English National Ballet – Revue d’Ek/Forsythe/Quagebeur at Sadler’s Wells: thoughtful but disappointing

Emily Suzuki and Isaac Hernandez in Blake Works I by William Forsythe ( )

Emily Suzuki and Isaac Hernandez in Blake Works I by William Forsythe ( )

The Rite of Spring is a score that often brings out the beast in a dance company. Loads of dancers, whips of fury, stomping to an agonizing human sacrifice. It’s not the choice of veteran Swedish choreographer Mats Ek, whose new version transforms Stravinsky’s boisterous music into a chamber piece about a young woman resisting her culture. It’s thoughtful but disappointing.

A wedding is brewing. The family, in Marie-Louise Ekman’s pajama outfits with pearly pink highlights, dance in rhythm but without apparent affection. Emily Suzuki’s mischievous daughter runs around the stage, hopping from side to side or heading for the exit, as if hoping to escape fate. Bad luck – she’s encased in a statuesque white dress and veil.

Marriage seems like a bargain between men – but the girl and her inexperienced husband (Fernando Carratalá Coloma) finally find some space alone. Apprehensively, they bow around each other, until the Girl throws her veil to the floor. They unfold in a tactile and playful duet, coltishly baring their bodies in private desire rather than communal duty.

The community interrupts their idyll, with devouring jumps on the ground and forbidden arms in sharp diagonals. The women beat the girl with their dresses – none with more anguish and disgust than Erina Takahashi’s mother – while the father (James Streeter) pecks her like a grotesque cock.

Dancers in Take Five Blues by Stina Qagebeur

Dancers in Take Five Blues by Stina Qagebeur

Stravinsky’s frenzy suggests both the Girl’s frustration and the implacable tradition that weighs on her. Ek’s versions of ballet classics always push hard on victimization, and his Rite turns into melodrama. ENB’s repertoire also includes Pina Bausch’s cataclysmic Rite of Spring, an undisputed modern classic. It’s interesting to see Ek’s take, which resists the rushed tragedy – but despite the engaged dancing and live music, it feels like a lukewarm response to a heartbreaking score.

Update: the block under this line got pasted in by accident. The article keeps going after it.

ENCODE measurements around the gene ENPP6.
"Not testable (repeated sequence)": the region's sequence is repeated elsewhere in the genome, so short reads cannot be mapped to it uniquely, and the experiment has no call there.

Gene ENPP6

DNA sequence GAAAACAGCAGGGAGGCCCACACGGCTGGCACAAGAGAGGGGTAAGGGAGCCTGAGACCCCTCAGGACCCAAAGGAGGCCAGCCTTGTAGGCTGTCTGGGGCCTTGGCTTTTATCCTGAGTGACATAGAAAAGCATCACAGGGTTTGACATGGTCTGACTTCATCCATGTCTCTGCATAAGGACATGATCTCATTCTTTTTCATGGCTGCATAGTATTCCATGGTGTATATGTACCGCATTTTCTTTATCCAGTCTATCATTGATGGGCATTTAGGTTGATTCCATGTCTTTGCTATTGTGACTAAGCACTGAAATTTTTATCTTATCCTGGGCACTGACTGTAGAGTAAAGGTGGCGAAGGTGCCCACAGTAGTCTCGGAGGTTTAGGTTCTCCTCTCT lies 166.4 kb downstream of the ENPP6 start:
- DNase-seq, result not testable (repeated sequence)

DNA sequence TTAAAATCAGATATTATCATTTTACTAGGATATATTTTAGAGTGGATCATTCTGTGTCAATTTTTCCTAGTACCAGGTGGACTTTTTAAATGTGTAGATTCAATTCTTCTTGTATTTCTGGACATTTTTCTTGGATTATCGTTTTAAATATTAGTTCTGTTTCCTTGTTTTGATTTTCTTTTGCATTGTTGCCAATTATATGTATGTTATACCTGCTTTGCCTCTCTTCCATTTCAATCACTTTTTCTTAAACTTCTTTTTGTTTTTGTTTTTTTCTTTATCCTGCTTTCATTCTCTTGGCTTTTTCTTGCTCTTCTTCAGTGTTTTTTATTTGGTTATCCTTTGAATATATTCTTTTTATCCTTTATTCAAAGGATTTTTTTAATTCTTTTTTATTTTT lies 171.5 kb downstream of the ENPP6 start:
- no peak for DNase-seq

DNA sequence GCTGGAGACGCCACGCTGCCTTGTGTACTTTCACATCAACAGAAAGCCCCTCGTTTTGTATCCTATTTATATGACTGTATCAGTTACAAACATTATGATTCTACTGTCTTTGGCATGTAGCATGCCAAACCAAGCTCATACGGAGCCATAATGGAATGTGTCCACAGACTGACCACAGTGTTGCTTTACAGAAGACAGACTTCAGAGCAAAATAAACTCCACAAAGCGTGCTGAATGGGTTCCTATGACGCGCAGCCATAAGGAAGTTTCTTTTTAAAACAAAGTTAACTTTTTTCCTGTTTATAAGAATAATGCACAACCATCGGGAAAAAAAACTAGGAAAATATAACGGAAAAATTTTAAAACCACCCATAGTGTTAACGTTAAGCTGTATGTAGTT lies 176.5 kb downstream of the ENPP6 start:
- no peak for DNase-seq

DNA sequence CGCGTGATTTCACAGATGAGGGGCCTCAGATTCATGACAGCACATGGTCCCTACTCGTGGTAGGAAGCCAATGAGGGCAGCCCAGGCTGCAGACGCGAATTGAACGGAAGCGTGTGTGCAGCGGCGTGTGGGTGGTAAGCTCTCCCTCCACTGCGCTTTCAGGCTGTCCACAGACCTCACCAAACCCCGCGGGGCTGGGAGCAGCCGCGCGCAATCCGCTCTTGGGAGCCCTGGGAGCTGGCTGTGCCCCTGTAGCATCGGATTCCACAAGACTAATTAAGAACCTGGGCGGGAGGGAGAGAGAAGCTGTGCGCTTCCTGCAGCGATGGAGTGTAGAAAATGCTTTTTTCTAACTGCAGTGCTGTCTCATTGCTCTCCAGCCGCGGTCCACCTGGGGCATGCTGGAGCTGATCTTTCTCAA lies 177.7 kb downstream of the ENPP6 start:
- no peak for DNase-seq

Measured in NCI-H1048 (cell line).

Earlier, Tamara Rojo’s final program as ENB director replayed two of her recent hits – a perfect pop track and a winning jazz number. Blake Works I, by American master William Forsythe, beautifully interprets classic structure through seven James Blake songs. Rigorous technique and bravery is unfolded with easy flair, alongside Blake’s melancholic voice, aching and cracking.

The dancers seem to love this piece: it’s so nice to watch. Alluring hips, swaying shoulders, big woofing leaps: virtuosic stuff, but executed with pure liquid confidence. The men are superb and Suzuki shines again, battling Junor Souza in a wonderfully evasive duet.

Stina Quagebeur extends her confinement tube Take Five Blues, on the jazzy violin of Nigel Kennedy. It’s a soft treat. Under globe lanterns with soft apricot lights, dancers slide on the ground. They could almost joke on the move; Ken Saruhashi’s pointed arms scribble in the air and the room has the fervor of a cheeky lockdown.

Sadler’s Wells, through November 12; sadlerswells.com

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